(N.Y. Jewish Week) — They’ve moved beyond the chess games on Ocean Parkway and the Brighton Beach boardwalk strolls, those clichéd markers of the Russian immigration wave of the 1980s and ‘90s.
“We’re night and day from our parents’ generation,” said Esther Lamm, a native of Lvov who leads UJA-Federation of New York’s Russian Leadership Division. “We’re the children of the generation that left Egypt.”
Today’s young Russian Jews are hipper, wealthier and more actively Jewish than their parents. They are creating their own institutions and making their presence felt in the wider Jewish community.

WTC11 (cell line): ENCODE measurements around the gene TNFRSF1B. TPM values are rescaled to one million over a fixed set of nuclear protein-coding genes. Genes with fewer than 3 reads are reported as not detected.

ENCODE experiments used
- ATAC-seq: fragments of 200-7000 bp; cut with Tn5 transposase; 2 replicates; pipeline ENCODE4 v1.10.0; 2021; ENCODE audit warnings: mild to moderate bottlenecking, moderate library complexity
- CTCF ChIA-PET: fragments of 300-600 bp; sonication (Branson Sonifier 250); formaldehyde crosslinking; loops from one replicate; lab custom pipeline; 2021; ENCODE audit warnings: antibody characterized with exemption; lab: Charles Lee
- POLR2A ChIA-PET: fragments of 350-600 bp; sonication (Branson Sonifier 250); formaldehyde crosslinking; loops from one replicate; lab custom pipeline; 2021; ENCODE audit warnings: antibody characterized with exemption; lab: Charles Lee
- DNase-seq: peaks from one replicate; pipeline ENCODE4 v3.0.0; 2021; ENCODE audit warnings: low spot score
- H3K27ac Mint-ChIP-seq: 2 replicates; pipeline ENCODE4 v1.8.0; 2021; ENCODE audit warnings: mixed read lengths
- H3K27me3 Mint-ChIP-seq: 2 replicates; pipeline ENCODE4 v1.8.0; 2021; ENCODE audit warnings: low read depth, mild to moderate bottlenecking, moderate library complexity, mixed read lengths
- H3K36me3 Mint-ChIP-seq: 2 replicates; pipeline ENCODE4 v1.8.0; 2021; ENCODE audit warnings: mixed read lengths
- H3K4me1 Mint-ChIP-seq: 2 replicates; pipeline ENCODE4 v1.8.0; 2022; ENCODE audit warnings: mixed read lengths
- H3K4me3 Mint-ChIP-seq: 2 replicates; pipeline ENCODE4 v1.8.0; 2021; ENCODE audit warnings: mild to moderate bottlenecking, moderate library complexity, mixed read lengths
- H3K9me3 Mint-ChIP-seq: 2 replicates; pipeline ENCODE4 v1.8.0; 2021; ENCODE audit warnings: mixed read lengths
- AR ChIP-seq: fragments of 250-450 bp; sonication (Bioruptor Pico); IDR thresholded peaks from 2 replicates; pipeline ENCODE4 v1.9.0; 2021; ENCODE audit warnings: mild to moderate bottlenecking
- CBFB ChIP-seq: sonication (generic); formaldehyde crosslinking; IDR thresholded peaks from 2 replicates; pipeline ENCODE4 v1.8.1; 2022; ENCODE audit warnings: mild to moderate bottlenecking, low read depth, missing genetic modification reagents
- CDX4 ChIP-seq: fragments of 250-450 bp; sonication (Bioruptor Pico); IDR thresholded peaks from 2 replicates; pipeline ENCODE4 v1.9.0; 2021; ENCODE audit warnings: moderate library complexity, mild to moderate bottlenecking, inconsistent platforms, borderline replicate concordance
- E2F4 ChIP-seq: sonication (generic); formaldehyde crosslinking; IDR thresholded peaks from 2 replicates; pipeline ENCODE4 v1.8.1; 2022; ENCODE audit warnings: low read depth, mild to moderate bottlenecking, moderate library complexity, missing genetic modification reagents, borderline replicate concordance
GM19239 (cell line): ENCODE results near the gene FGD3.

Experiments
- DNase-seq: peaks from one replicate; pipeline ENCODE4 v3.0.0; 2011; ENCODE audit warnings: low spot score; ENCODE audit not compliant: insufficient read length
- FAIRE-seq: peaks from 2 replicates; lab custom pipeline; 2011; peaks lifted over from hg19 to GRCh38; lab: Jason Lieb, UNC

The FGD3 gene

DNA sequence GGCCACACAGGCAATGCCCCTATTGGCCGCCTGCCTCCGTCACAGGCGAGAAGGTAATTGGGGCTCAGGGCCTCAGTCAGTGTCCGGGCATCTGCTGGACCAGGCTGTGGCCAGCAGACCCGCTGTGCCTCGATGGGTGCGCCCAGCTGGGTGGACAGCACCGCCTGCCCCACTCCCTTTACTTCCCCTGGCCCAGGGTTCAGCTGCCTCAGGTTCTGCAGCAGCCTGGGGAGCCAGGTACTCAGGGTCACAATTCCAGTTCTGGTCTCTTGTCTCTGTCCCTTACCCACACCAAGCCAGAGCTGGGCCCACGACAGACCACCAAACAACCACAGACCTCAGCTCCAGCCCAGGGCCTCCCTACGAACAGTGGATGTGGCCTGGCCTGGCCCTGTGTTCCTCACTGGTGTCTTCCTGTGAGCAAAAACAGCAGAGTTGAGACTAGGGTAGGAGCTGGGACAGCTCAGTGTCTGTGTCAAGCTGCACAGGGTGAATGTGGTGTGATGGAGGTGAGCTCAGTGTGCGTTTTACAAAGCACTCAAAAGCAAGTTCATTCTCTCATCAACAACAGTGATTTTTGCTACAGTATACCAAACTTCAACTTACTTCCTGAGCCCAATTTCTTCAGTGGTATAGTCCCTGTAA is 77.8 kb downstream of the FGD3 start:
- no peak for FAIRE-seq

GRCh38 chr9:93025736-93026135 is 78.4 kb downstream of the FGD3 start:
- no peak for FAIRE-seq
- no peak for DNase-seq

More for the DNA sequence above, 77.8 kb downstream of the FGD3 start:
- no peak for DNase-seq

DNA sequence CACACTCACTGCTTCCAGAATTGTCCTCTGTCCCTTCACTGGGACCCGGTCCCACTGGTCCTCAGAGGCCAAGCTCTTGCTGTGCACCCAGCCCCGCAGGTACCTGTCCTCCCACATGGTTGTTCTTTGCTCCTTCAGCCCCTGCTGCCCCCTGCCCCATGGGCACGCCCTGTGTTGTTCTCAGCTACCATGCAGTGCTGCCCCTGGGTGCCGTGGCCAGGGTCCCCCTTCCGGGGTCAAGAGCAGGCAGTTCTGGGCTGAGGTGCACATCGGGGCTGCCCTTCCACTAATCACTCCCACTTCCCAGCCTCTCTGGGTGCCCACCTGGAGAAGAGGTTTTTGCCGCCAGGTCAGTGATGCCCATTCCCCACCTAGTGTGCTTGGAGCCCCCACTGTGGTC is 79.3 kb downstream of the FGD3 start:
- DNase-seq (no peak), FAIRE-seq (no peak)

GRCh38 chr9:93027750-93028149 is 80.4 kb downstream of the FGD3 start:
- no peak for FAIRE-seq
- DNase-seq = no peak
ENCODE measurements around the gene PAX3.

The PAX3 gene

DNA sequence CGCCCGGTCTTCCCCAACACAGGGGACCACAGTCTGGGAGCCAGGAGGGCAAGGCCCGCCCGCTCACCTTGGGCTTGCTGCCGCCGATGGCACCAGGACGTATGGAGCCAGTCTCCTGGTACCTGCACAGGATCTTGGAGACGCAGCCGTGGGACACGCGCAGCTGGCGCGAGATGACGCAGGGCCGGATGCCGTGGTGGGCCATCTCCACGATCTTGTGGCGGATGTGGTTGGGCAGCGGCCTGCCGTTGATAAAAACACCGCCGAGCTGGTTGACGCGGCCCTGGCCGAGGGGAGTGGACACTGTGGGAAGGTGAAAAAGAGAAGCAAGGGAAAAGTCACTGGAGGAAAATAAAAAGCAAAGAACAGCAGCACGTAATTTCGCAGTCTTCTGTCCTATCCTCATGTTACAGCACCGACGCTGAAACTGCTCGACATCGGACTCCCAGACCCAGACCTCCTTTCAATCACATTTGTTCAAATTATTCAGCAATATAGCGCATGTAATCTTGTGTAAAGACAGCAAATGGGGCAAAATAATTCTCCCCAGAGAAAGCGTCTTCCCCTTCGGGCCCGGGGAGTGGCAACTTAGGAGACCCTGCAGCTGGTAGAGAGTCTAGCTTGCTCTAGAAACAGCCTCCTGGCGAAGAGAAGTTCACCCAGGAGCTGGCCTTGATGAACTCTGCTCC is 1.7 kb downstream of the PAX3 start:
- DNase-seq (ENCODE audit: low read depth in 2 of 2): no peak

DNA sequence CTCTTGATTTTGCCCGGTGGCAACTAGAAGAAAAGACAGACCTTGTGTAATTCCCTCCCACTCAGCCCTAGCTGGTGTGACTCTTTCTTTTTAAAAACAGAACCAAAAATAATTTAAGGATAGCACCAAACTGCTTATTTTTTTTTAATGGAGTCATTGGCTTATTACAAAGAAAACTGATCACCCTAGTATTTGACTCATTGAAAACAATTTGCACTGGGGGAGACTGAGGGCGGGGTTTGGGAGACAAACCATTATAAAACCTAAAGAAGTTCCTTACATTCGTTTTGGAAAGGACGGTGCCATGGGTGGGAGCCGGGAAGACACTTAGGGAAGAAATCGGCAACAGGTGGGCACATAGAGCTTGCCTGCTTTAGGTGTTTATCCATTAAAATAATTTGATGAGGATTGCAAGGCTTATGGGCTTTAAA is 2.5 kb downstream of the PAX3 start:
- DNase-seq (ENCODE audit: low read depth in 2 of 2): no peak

“They’re no longer a poor immigrant group that needs to be supported,” said Rabbi Jay Henry Moses, director of the Wexner Heritage program, which recently created its first “cohort for Russian-speaking Jews.” The new leadership-training program, which will start at a five-day institute in Aspen, Colo., next month, was launched in partnership with UJA-Federation and is guided by Russian Jews for Russian Jews.
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